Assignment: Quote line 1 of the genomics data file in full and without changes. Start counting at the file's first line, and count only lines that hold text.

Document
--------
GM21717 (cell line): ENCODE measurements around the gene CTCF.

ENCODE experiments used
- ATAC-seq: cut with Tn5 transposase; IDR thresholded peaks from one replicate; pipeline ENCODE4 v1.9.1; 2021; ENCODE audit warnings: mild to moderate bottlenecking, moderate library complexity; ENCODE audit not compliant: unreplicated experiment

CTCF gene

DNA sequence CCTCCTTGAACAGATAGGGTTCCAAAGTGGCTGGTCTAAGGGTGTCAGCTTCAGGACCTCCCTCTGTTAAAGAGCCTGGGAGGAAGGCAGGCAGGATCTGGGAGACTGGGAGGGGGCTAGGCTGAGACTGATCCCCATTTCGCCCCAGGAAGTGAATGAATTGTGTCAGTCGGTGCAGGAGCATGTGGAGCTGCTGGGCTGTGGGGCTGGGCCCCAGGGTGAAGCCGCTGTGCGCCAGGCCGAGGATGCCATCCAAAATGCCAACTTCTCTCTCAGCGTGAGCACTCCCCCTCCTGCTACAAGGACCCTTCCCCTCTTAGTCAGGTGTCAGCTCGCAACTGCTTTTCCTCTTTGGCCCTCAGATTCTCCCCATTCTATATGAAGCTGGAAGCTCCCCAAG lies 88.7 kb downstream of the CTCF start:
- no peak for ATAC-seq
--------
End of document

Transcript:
GM21717 (cell line): ENCODE measurements around the gene CTCF.